The NC State College of Veterinary Medicine’s global health program is partnering with the Institut Pasteur Dakar in Senegal to advance infectious disease research in West Africa.
The CVM and IPD will support pilot research projects led by faculty from both institutions. The two institutions are also developing training programs for students and researchers on laboratory and professional development skills. The CVM hosted a three-day workshop in April with IPD researchers to discuss major disease threats in the area and long-term research goals.
“Much of our expertise lies in viral diseases like Zika and yellow fever, but our new goal is to expand our focus to diarrhea, because it is one of the No. 1 killers in our country,” said Amadou Alpha Sall, IPD scientific director. “We want to partner with CVM faculty because their expertise in specific research areas will help us build a foundation for sustainable research and train our students and researchers in practical techniques.”
Based in Dakar, Senegal’s capital, IPD is a nonprofit organization managed by Senegal’s government and the Pasteur Institute in Paris. The institute is a major biomedical research center for West Africa.
“The workshop was an opportunity for all of us to get to know each other and figure out how we can unite our strengths to maximize our impact,” said Sid Thakur, CVM director of global health.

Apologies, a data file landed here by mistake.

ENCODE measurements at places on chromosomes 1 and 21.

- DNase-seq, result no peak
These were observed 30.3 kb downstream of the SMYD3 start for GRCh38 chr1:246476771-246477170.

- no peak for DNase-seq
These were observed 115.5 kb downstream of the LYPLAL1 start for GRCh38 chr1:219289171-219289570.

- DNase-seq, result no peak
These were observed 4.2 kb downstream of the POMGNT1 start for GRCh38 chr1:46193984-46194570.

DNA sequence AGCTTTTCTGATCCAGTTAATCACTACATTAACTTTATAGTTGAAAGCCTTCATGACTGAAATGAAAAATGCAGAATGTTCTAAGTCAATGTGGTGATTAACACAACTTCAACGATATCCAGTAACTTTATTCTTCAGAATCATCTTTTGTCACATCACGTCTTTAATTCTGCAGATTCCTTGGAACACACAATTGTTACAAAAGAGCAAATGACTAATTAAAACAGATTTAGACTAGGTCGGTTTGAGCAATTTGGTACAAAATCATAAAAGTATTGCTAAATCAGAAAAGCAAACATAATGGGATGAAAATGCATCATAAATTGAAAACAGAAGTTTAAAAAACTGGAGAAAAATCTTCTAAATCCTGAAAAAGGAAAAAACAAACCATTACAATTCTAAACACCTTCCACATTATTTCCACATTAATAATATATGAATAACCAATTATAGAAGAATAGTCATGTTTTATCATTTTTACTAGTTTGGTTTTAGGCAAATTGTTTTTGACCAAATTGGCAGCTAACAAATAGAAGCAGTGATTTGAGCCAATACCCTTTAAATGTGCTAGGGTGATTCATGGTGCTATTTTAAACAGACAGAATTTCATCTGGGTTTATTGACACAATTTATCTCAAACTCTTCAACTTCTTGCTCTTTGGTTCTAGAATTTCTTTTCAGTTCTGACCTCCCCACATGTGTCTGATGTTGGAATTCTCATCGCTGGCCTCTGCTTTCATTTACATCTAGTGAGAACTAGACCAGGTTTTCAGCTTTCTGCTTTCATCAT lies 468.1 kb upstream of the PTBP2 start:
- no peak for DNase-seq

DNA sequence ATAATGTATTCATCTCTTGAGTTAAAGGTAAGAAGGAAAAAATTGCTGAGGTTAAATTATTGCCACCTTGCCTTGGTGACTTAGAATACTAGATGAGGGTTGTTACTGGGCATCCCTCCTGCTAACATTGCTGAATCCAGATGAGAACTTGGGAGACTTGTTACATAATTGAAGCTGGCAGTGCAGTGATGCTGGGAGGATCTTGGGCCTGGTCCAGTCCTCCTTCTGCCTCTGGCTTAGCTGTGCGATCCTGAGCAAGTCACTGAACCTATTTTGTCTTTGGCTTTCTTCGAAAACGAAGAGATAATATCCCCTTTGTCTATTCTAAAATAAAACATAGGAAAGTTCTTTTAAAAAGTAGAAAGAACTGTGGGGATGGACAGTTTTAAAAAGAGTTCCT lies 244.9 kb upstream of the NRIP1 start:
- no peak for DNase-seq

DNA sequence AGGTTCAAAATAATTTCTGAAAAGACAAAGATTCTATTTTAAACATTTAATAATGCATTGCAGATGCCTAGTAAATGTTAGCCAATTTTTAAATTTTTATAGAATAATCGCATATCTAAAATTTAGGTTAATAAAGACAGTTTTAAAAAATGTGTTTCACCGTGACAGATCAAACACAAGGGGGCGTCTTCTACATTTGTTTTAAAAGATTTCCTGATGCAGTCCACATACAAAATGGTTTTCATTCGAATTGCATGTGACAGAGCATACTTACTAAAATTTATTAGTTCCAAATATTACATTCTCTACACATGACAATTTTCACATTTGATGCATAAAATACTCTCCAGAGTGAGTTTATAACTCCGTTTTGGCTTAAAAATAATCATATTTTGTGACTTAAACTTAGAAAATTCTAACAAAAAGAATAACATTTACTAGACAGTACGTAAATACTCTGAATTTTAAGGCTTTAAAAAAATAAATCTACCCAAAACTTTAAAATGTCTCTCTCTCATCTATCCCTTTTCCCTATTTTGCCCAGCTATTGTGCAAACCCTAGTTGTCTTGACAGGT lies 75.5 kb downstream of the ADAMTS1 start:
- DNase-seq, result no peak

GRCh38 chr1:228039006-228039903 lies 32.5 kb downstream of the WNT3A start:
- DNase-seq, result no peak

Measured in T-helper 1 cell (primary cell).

One of Senegal’s main priorities is combating diarrheal disease. Diarrhea is one of the leading causes of child mortality, and the burden is particularly high in sub-Saharan Africa. Globally, diarrhea affects almost 1.7 billion children each year, according to the World Health Organization. The Centers for Disease Control and Prevention notes the condition leads to more than 2,000 childhood deaths per day.
Although antibiotics effectively treat bacterial diarrhea, the rising prevalence of antibiotic resistance around the world makes diarrhea increasingly difficult to treat. The CVM is home to world-leading experts in livestock health, zoonotic diseases (which transfer from animals to humans), gastrointestinal biology and antimicrobial resistance.
“It was an absolute pleasure to welcome our colleagues from Senegal to NC State,” said CVM Dean Paul Lunn. “It’s clear we have major areas of overlapping interests and expertise that could be leveraged to achieve something really impactful for the people and animals in West Africa.”